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Hiroshima Essay, Research Paper

Question: What did you learn about Nuclear Weapons from reading this book? On August 6, 1945, approximately 70,000 Japanese lives were ended within a matter of seconds. The United States, under command of President Truman and Secretary of War Henry Stimson, dropped an atomic bomb on the city of Hiroshima. After reading author John Hersey s book entitled Hiroshima, it made me ponder about what would go through my head if I were on Hiroshima soil. What actions might I take? What would I do to survive? What could I do to help or fight back? Unfortunately, many Japanese never had a chance to consider these questions. Something was dropped on their mainland containing energy equivalent to approximately 15,000 tons of TNT and a potency that calculated immediate death. The Atomic Bomb is classified as a Nuclear weapon. Development of the first atomic bomb began in several countries, including Germany. In the United Sates, the actual building of an atomic bomb was already underway by 1942 under the code name Manhattan Project (Hiroshima Peace Memorial Museum, 1995). Production of the atomic bomb in itself is an extremely difficult and complex creation. It involves relative chemistry and outstanding scientists to construct such an explosive. Realizing what a complicated device this could be, I went further in my research and discovered what it takes to produce an atomic bomb. I studied its manufacturing, autonomy, and effects. When the atomic nuclei in the center of an atomic bomb, which is composed of fissile materials, are split, an enormous amount of energy is released as dangerously high levels of heat and radiation (Hiroshima Peace Memorial Museum, 1995). Atomic bombs use this energy as a weapon for killing. The splitting of the atomic nuclei is called fission. When a single neutron strikes the nucleus of a fissile material such as uranium 235 (or plutonium 239), two or three more neutrons are released (Hiroshima Peace Memorial Museum, 1995). When those neutrons are ejected; enormous energy is released. The flying neutrons then hit other nuclei of the uranium and cause them to split in a similar manner, releasing more energy and neutrons (Hiroshima Peace Memorial Museum, 1995). This is the principle to an atomic bomb. To achieve chain-reaction fission, a certain amount of fissile material, called critical mass, is necessary. The fissile material used in Hiroshima was uranium 235 (Tsuroya, 1995). In this bomb, the uranium was divided into two parts, both of which were below critical mass (Hiroshima Peace Memorial Museum, 1995). The bomb was designed so that one part would be slammed into the other by an explosive device to achieve critical mass instantaneously (Hiroshima Peace Memorial Museum, 1995). A gun-barrel-type atomic bomb is an example of the Hiroshima nuclear weapon. It had a long narrow shape to it; therefore it was called the Thin Man. Finally, the Hiroshima model became to be known as the Little Boy due to the shortening of its length modifying the original plans of its development (Tsuroya, 1995).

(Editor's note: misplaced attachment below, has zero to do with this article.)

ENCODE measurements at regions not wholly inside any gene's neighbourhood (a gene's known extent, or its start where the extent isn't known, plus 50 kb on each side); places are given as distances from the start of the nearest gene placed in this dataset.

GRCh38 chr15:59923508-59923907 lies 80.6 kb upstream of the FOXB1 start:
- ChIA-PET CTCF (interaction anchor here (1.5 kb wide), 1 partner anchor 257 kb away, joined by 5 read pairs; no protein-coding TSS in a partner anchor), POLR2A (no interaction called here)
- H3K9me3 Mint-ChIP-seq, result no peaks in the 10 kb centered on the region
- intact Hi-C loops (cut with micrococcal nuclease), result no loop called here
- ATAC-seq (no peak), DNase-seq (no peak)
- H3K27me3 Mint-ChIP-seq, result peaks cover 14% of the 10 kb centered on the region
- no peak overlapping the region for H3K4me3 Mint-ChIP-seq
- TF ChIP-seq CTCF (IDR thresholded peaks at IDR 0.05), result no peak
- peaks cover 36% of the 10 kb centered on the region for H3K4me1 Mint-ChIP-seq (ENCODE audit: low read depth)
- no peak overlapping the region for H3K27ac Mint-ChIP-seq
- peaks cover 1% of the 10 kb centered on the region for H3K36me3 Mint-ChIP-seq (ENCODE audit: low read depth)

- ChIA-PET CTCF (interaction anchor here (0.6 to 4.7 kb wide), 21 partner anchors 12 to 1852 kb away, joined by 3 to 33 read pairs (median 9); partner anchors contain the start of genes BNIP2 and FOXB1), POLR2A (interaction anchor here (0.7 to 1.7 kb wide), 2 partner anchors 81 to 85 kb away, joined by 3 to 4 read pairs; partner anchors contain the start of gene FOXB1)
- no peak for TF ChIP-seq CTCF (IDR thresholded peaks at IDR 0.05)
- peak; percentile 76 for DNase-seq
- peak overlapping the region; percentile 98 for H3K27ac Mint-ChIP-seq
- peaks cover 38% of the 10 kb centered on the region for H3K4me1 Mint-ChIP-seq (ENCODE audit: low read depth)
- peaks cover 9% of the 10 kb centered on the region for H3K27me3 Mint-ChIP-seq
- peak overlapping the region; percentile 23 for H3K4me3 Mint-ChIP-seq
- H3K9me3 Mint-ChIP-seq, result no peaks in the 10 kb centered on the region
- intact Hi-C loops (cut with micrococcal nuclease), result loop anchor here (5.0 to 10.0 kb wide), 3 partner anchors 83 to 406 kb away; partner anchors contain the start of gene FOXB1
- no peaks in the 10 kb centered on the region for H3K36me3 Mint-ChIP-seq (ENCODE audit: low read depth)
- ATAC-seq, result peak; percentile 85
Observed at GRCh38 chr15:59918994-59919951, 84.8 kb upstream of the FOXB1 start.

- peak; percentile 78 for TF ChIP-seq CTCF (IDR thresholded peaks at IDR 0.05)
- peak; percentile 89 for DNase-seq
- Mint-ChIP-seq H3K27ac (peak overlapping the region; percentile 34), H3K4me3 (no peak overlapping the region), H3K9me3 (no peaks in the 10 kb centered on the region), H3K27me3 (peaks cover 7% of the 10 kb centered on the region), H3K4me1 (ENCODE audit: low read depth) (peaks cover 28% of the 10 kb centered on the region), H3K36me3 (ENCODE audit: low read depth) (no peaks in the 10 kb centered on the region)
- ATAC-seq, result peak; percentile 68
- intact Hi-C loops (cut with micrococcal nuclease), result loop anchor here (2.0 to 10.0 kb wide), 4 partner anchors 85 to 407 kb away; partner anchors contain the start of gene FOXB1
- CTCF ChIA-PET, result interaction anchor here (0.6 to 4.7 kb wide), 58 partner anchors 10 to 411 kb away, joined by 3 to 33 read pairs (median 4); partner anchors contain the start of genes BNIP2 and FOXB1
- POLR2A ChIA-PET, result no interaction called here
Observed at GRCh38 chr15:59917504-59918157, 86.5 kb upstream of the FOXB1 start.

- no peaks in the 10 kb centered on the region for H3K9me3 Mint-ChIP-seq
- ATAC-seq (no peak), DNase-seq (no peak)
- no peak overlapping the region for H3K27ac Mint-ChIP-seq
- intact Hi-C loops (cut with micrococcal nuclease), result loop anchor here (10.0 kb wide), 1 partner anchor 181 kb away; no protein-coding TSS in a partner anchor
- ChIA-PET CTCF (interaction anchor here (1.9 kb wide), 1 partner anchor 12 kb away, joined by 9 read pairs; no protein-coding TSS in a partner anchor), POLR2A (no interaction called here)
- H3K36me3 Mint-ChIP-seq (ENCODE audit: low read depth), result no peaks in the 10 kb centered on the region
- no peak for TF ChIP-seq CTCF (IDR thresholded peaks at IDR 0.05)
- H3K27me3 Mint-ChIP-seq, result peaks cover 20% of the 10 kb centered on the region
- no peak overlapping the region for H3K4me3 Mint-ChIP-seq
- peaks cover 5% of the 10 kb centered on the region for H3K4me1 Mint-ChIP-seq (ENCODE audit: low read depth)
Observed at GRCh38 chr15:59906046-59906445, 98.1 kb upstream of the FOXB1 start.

Consequently, no human kind would be able to survive if in the path of this destructive power. At first what was thought to be 20,000 tons of TNT, later came to be energy equivalent to 15,000 tons of TNT, based on the damage done to buildings and research on the bombs composition (Hiroshima Peace Memorial Museum, 1995). With this much power and destruction, I question whether the United States should have taken such drastic measures. Was it immoral of the U.S. to drop such a nuclear threat on Hiroshima? Was an atomic bomb the answer? This is what I hope to answer in further investigation of nuclear weapons. Ever since the dawn of time man has found new ways of killing each other. The most destructive way of killing people known to man is the atomic bomb. The atomic bomb is so destructive because when it is released, it has multiple effects. The effects of an atomic bomb are so severe that the survivors of the bomb probably envy the dead. The blast from an atomic bomb s explosion lasts for only one-half to one second, but in this amount of time a great deal of damage is done. In Hiroshima the blast from the atomic bomb was measured to be about four and a half to six and seven-tenths tons of pressure per square meter (Long, 1995). That is why most cities and buildings were destroyed. If the explosion doesn t kill a person, the thermal radiation produced by the bomb s explosion accounts for most deaths and injuries. Thermal radiation can come in three forms: ultraviolet radiation, visible radiation, or infrared radiation (Tsuroya, 1995). In Hiroshima, the initial nuclear radiation was spread over a distance of approximately fifty-three hundredths of a kilometer (Tsuroya, 1995). Without causing many deaths, the nuclear radiation caused the most serious effects. Definite proof is there were increased rates of cataracts, leukemia, cancer of the thyroid, cancer of the breast, cancer of the lungs, cancer of the stomach, and mental retardation on babies in utero (Tsuroya, 1995). Substantial, but not definite proof is evidence of increased tumors of the esophagus, tumors of the colon, tumors of the salivary glands, and tumors of the urinary tract organs (Tsuroya, 1995). Unsubstantiated, but hypothesized effects are increased rates of birth mortality, birth defects, infertility, and susceptibility towards illnesses (Tsuroya, 1995). The total number of people affected by the nuclear radiation is estimated to be thirty-five thousand people in Hiroshima. Despite other arguments, the atomic bomb was a necessity. Without it, the number of men that would have died on both sides far surpasses that of the number that were killed in the droppings of both atomic bombs (Long, 1995). The goal of waging war is victory, with minimum losses on one s own side, and if possible a minimum amount of losses on the enemy s side (Long, 1995). The atomic bomb cut losses to a minimum and drew war to an end quickly. It was a military necessity.